The salmon season has opened on the River Tweed.
Fishermen are hoping for a better season than last year.
Figures suggest that anglers caught less than half the number of salmon last season as the previous year.
Two teenage girls have been treated for hypothermia after being rescued from the River Tweed in the Scottish Borders.
The 14-year-olds were swimming in the water near Galashiels when they got into difficulties.
Both girls managed to make their way to the riverbank but found themselves trapped on the banking.
Emergency services were called to the scene and the girls were taken to Borders General Hospital where they were treated for mild hypothermia.
Police Scotland and the Scottish Fire and Rescue Service have both issued warnings about the dangers of playing in and around water.
Figures show that salmon catches in the River Tweed are up 40% on the previous year.
A report by the River Tweed Commission shows that a total of 20,316 salmon were reported caught last year, up from 14,566 in 2012.
Chairman Dougas Dobbie put the increase down to a late run of exceptional catches, due to the autumn rainfall.
The Tweed Commission will go through the report at their AGM at the Cross Keys in Kelso at 9.30am this morning (3rd March).
The meeting is open to the public for the first time.
A fisherman that landed a 50lb salmon in the River Tweed has been given a prestigious award for his catch.
Shamus Jennings, who owns part of the Boleside beat in Galashiels, has been announced as the winner of the Savills Malloch Trophy.
The award is given for the largest salmon caught on the fly and safely returned to Scottish waters.
Shamus caught the salmon, which weighs the same as an average 8 year old child, in October.
The River Tweed is being used to harness electricity for the first time.
A new hydro-electric power station near Selkirk will produce enough energy to power more than 200 homes.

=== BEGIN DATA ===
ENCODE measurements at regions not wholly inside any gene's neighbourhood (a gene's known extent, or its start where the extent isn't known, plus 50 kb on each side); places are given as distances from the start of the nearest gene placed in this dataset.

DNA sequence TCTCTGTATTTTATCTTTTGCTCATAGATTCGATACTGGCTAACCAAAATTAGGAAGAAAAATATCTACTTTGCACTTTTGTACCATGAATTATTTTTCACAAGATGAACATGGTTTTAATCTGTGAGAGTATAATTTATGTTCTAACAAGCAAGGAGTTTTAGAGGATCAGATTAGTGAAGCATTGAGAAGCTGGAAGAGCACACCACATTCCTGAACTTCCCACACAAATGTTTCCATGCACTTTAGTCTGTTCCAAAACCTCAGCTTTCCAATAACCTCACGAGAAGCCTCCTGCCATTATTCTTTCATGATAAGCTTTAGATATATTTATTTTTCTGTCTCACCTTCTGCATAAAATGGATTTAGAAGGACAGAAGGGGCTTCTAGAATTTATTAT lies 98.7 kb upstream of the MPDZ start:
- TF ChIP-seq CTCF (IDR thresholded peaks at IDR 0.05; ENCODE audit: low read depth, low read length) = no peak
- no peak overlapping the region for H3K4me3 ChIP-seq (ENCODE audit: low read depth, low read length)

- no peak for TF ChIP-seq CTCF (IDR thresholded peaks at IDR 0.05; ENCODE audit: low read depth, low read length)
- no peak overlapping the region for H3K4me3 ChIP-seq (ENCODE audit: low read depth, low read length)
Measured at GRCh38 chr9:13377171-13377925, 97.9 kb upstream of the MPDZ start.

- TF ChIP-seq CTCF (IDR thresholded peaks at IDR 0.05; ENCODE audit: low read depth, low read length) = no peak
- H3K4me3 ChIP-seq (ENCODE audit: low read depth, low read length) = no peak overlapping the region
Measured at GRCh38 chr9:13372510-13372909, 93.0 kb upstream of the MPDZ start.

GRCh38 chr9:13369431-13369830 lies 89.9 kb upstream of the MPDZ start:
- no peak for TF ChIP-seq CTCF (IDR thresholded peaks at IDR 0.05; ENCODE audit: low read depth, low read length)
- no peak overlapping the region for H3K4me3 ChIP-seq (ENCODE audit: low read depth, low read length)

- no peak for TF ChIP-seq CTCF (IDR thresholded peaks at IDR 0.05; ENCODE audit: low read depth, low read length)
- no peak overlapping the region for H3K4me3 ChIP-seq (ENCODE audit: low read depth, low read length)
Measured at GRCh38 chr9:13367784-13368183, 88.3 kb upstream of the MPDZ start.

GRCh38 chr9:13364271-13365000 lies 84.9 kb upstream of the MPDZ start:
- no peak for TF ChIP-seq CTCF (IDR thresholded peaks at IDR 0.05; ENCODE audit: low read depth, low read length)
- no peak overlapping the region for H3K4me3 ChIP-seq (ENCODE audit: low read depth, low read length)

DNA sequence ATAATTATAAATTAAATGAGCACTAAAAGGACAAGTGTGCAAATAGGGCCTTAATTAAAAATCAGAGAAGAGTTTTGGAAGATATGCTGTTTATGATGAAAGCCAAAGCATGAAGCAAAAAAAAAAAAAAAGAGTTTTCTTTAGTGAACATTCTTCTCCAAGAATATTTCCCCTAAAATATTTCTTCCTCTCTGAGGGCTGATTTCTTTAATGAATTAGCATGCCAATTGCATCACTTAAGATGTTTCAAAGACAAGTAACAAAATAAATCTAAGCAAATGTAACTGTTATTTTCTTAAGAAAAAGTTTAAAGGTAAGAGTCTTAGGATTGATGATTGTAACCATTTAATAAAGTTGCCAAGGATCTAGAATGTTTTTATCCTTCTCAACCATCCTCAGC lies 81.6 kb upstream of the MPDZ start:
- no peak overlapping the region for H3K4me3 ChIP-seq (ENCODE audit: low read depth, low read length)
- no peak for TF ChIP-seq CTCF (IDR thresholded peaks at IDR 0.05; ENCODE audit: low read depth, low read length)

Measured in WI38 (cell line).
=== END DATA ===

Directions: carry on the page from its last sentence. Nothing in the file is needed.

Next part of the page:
The 1.3 million pound project consists of two giant turbines installed in the Ettrick Water.
However, as Jenny Longden reports, wildlife is being given top priority.
The estate behind the first Hydro Electric Power Station in the Scottish Borders say that protecting wildlife is their number one priority.
Electricity is now being produced at Murray's Cauld near Selkirk.
Two giant turbines have been installed at the popular salmon-viewing spot on the River Tweed.
A spokesperson for Philiphaugh Estate said:
The River Tweed is being used to generate electricity for the first time.
The Hydro Electric Power Station near Selkirk can generate enough electricity to power 225 homes.
The construction has taken nearly two years to complete, and consists of two giant turbines that produce power when water flows through them.
There are doubts over the future of Europe's oldest surviving iron-chain suspension bridge, the Union Chain Bridge.
The bridge, which spans almost 130 metres over the River Tweed is in need of repair, and both the Scottish Borders and Northumberland Councils are considering shutting the bridge for good, if funding cannot be found.
An estimated £4.7million is needed to repair the damage to the bridge, which was built in 1820, with the intention of strengthening ties between Scotland and England.
A fresh crackdown on salmon poaching is being launched in the Scottish Borders.
Lothian and Borders Police, the Scottish Borders Council, Crimestoppers and the River Tweed Commission have joined forces to reduce poaching in the River Tweed.
Salmon fishing is a major attraction for tourists visiting the Scottish Borders and brings in a wealth of visitors to the region.
There is concern that criminal gangs who are often responsible for salmon poaching are damaging the local economy.
A man's body has been recovered from the River Tweed, following a search by helicopters and divers.
Borders Search and Rescue Unit were called out to the Ladykirk area on Tuesday 25th October, over concerns of a missing man in his 60's.
High river levels and steep banks hampered the search, but the body was found near Norham bridge.